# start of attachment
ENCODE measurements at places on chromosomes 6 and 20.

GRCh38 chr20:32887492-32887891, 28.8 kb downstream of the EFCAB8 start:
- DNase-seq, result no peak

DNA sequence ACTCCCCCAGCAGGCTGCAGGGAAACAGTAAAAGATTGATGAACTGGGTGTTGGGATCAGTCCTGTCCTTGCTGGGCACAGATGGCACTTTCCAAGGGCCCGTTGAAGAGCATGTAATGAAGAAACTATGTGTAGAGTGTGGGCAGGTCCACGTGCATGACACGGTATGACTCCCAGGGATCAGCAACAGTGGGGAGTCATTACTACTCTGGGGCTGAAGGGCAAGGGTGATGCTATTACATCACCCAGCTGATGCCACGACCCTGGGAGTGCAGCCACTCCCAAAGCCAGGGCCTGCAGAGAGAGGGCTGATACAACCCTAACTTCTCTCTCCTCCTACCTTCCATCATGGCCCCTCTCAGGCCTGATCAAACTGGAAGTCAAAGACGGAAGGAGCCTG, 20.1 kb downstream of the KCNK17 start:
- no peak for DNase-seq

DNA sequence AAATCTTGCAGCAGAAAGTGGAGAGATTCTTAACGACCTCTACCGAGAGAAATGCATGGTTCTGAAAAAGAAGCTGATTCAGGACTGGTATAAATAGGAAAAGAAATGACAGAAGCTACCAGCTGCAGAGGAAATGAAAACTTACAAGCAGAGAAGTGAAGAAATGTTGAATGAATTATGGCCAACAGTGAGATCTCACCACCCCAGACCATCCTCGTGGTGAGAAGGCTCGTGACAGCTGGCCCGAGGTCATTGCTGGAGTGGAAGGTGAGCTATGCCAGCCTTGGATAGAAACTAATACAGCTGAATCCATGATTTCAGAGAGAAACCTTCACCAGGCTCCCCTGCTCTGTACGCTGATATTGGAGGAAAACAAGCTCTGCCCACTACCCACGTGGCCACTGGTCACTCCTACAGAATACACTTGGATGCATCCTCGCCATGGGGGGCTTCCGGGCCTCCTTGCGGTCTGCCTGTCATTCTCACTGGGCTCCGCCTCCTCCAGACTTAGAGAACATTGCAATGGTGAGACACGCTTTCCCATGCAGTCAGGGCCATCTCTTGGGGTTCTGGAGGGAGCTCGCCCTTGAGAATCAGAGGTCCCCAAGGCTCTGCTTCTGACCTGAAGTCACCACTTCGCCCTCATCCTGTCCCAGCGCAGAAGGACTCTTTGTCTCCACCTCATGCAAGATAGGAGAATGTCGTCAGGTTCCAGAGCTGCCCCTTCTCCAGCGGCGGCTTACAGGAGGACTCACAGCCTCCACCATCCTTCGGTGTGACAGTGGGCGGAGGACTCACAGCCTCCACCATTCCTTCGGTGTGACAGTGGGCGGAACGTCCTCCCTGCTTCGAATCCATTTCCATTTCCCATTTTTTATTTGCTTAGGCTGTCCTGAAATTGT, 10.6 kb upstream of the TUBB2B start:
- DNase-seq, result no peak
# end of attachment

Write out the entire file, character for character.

ENCODE measurements at places on chromosomes 6 and 20.

GRCh38 chr20:32887492-32887891, 28.8 kb downstream of the EFCAB8 start:
- DNase-seq, result no peak

DNA sequence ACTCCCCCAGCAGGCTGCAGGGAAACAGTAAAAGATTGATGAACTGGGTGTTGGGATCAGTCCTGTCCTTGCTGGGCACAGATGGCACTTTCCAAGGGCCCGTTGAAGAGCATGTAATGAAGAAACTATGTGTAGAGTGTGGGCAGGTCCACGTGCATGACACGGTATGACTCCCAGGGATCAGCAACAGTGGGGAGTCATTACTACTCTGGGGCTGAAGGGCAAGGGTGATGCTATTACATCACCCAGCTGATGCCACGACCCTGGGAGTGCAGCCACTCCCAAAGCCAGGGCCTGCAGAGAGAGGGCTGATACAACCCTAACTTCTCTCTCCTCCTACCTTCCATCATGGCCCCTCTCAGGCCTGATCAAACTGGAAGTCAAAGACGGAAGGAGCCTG, 20.1 kb downstream of the KCNK17 start:
- no peak for DNase-seq

DNA sequence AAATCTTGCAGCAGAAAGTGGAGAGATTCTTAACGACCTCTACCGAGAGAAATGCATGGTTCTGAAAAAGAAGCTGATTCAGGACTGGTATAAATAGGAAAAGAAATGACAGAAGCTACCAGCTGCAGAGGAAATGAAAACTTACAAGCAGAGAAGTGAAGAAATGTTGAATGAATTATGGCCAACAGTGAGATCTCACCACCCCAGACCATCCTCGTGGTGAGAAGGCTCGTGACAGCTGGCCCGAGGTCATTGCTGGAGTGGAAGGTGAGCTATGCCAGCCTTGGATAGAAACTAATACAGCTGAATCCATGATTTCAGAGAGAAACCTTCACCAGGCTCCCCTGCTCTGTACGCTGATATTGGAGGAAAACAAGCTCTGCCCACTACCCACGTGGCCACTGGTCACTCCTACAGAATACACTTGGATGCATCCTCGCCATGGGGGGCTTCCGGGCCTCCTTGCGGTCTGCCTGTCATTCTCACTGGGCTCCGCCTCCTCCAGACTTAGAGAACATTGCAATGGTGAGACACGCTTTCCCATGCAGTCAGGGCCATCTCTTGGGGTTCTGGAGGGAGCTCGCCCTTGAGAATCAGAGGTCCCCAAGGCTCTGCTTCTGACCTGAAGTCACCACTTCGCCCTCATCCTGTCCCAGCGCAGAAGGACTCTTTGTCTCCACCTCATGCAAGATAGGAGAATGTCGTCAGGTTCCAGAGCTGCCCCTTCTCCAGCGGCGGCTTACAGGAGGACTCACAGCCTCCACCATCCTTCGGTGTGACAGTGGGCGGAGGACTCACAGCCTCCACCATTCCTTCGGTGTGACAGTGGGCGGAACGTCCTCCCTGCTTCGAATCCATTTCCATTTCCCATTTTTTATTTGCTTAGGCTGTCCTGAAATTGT, 10.6 kb upstream of the TUBB2B start:
- DNase-seq, result no peak